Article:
Until 2000, I lived in Armenia, in the city of Kirovakan (now Vanadzor). We have a large ancestral home there, divided into three sections, where three families lived. The heads of the families were three brothers: Hamlet, Zhora and my father Hrayr. The house was built on a rocky slope, and the construction was started by my grandfather. I lived in this house until I was 7 years old. We had a large yard where I, my older brothers and friends spent a lot of time. A sloping staircase led down from the yard to a cherry orchard, and right next to it, a thick trunk of an apricot tree rose directly from the cliff. Its fruits hung just in the yard, next to the gazebo, and you could easily pick them. I remember my childhood in Armenia as being in paradise, probably because the problems of adults were still completely unknown to me. Now I know that those were the hungry post-war years. Of this, I remember only one detail: I was not allowed to go out with a piece of bread, so as not to be stared at by neighborhood children.

Then we moved to Russia, where I went to first grade. A few months later, I got used to the Russian mentality, made friends and spent my childhood in a new environment as interesting as it was in Armenia.

Have you ever wanted to write a novel about Armenia? I think that the philosophical generalization and interpretation of what it means to be an Armenian is always relevant, about which Movses Khorenatsi wrote back in the 5th century, the topic was touched upon by other major Armenian writers as well.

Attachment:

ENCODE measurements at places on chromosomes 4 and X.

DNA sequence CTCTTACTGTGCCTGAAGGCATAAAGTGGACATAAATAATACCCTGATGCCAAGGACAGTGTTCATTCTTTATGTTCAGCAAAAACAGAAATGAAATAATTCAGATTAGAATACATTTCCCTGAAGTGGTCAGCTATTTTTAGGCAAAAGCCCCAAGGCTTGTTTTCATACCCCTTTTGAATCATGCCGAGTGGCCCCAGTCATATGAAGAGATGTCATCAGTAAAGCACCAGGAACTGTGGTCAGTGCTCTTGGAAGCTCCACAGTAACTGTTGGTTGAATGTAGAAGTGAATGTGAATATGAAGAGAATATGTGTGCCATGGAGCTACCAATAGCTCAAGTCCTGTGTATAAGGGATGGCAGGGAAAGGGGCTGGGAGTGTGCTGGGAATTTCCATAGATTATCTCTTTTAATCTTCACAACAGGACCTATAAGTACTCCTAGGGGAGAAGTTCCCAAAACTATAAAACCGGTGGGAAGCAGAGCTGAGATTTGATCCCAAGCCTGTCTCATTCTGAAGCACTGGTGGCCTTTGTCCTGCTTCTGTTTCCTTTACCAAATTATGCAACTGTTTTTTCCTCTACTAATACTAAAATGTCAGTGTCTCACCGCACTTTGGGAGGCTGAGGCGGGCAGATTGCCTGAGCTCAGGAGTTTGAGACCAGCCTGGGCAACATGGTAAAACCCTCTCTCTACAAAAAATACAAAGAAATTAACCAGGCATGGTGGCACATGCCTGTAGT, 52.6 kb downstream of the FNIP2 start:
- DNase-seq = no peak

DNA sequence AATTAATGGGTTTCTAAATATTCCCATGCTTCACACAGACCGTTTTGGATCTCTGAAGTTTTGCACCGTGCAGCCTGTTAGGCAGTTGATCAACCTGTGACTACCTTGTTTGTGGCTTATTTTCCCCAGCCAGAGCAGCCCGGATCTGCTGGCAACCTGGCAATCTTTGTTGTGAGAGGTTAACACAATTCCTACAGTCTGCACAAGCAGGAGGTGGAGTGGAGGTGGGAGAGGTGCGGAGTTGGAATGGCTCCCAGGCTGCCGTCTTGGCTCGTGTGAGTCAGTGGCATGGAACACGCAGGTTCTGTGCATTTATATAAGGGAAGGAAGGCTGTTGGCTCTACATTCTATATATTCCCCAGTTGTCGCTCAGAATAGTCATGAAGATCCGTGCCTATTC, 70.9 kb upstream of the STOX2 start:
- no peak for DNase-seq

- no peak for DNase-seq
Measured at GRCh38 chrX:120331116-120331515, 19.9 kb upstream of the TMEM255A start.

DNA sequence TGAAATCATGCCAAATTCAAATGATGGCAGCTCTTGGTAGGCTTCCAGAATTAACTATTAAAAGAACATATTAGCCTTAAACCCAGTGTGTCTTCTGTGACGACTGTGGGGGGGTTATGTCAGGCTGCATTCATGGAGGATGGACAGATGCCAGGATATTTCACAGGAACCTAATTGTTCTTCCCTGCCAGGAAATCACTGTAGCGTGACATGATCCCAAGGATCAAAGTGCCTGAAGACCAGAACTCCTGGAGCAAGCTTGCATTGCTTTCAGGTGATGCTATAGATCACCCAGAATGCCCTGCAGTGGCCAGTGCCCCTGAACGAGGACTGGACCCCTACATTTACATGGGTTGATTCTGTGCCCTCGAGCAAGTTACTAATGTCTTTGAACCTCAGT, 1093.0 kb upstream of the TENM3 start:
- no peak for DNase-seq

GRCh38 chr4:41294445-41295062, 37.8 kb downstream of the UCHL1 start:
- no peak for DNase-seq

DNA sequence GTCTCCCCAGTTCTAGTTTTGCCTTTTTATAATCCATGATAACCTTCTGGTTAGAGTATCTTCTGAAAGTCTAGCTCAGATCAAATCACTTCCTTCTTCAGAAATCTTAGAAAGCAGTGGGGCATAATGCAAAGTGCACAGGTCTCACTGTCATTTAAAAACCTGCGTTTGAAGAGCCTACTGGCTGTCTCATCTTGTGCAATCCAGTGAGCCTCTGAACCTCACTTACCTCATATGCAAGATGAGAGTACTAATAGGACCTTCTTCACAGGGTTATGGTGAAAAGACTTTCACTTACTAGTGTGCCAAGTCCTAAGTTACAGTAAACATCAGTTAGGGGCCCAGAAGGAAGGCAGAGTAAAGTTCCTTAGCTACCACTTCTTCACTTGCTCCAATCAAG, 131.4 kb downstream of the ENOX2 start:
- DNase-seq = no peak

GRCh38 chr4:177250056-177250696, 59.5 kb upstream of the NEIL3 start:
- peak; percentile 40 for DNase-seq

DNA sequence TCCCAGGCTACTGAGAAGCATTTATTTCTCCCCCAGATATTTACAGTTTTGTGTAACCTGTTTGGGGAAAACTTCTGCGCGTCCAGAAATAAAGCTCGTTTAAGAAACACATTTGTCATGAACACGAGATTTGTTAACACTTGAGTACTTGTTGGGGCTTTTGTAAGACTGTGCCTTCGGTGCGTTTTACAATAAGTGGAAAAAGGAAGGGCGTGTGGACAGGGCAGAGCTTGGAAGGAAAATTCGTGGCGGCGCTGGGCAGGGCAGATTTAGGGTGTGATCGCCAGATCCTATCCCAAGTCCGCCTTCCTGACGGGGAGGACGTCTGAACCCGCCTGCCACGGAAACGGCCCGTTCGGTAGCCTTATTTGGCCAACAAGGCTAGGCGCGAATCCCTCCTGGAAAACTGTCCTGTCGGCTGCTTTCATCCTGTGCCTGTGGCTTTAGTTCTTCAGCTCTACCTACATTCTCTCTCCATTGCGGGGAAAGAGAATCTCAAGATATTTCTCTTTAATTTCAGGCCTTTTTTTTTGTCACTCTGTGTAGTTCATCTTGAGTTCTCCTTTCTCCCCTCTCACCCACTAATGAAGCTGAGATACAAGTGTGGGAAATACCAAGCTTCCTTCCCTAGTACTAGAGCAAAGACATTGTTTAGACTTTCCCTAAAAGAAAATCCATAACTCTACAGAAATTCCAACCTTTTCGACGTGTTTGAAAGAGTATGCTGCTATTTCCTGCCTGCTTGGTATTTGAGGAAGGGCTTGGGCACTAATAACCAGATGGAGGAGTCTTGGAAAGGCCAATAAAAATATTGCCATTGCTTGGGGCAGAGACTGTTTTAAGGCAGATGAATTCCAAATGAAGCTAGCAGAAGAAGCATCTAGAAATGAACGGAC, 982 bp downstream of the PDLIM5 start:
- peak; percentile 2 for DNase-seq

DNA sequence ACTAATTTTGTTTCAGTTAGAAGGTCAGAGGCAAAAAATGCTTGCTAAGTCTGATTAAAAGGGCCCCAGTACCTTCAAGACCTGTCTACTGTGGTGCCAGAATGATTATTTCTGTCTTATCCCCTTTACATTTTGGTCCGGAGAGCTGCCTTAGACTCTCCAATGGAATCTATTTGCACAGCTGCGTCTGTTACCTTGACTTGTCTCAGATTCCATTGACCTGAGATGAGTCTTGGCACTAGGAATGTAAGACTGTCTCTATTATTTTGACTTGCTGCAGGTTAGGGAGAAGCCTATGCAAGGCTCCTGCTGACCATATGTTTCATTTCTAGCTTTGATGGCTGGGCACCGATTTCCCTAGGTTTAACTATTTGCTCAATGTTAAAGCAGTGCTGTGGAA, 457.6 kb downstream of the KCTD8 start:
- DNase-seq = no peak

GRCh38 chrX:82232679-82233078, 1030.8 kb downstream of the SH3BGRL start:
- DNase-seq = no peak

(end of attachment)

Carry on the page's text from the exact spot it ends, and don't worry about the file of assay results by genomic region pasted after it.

I will write a big book about Armenia. Most likely it will be in my old age, when, perhaps, I will be able to penetrate, feel into the nature of my origin, understand personally and be able to convey at least a small grain of the value and beauty that the Armenian soul hides. At the moment, I am still too young and not enlightened enough to take on such a responsibility at the beginning of the writing journey.


In your afterword, you refer to the books as “amazing people.” About your hero you say: “Nothing has pleased him so much for a long time as an interlocutor, from whom there is plenty of both sense and use.” Your book has become such an interlocutor for me. I wish you to reveal as many amazing books-humans as possible for yourself and for readers.

Good books become our real friends, we can turn to them for advice, we can rely on them in difficult moments of life. They are not able to replace people, but with the help of books we can be sure that the rich heritage of human knowledge, experience and wisdom will be passed on to the next generations. In this way, we can keep the faith that our children will bypass the paths of temptation and walk uncomplainingly on a difficult, thorny, but sure path.

Thank you for these interesting questions! Most of them surprised me. Taking this opportunity, I want to say that a new book will be published soon, where events unfold in modern Italy. I am full of hope that this novel will win the hearts of many readers. I hug everyone tightly and with trembling love convey warm greetings to my sunny Armenia and my compatriots worldwide.